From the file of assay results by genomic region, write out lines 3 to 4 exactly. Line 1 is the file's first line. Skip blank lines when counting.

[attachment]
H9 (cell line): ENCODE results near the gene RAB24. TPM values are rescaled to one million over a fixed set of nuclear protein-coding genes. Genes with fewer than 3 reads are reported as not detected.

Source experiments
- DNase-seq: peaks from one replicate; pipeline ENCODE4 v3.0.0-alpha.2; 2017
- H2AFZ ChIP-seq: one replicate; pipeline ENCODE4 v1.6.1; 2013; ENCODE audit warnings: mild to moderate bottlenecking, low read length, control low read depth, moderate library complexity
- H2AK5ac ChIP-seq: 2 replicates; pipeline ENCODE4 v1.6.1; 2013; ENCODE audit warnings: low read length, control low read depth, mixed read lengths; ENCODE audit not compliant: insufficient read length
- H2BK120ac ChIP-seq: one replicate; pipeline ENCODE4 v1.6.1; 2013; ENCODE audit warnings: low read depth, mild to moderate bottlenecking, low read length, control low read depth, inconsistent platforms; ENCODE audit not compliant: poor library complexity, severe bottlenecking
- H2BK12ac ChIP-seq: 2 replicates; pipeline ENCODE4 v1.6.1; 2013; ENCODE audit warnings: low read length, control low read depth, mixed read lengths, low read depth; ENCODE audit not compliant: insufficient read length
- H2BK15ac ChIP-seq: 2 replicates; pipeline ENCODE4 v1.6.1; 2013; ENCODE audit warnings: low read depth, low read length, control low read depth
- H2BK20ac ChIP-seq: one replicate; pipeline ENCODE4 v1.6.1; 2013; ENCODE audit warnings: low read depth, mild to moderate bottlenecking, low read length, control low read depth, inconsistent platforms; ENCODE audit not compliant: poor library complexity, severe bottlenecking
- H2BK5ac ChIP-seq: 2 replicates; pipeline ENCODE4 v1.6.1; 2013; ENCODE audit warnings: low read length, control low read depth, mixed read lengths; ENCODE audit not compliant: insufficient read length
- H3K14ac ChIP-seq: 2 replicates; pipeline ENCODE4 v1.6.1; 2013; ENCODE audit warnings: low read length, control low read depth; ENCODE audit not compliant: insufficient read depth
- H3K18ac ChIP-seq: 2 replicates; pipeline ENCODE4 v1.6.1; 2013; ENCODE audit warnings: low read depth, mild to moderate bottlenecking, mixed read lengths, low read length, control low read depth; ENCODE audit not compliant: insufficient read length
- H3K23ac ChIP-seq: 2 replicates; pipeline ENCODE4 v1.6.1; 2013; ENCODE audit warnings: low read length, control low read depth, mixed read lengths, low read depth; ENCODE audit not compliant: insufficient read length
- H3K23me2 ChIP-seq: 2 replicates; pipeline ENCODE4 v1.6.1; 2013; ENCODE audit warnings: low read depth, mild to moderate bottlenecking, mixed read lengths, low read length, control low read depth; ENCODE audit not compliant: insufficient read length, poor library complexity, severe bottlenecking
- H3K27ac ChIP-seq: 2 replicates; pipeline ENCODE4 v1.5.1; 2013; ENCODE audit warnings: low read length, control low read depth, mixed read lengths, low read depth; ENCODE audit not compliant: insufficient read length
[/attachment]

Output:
- DNase-seq: peaks from one replicate; pipeline ENCODE4 v3.0.0-alpha.2; 2017
- H2AFZ ChIP-seq: one replicate; pipeline ENCODE4 v1.6.1; 2013; ENCODE audit warnings: mild to moderate bottlenecking, low read length, control low read depth, moderate library complexity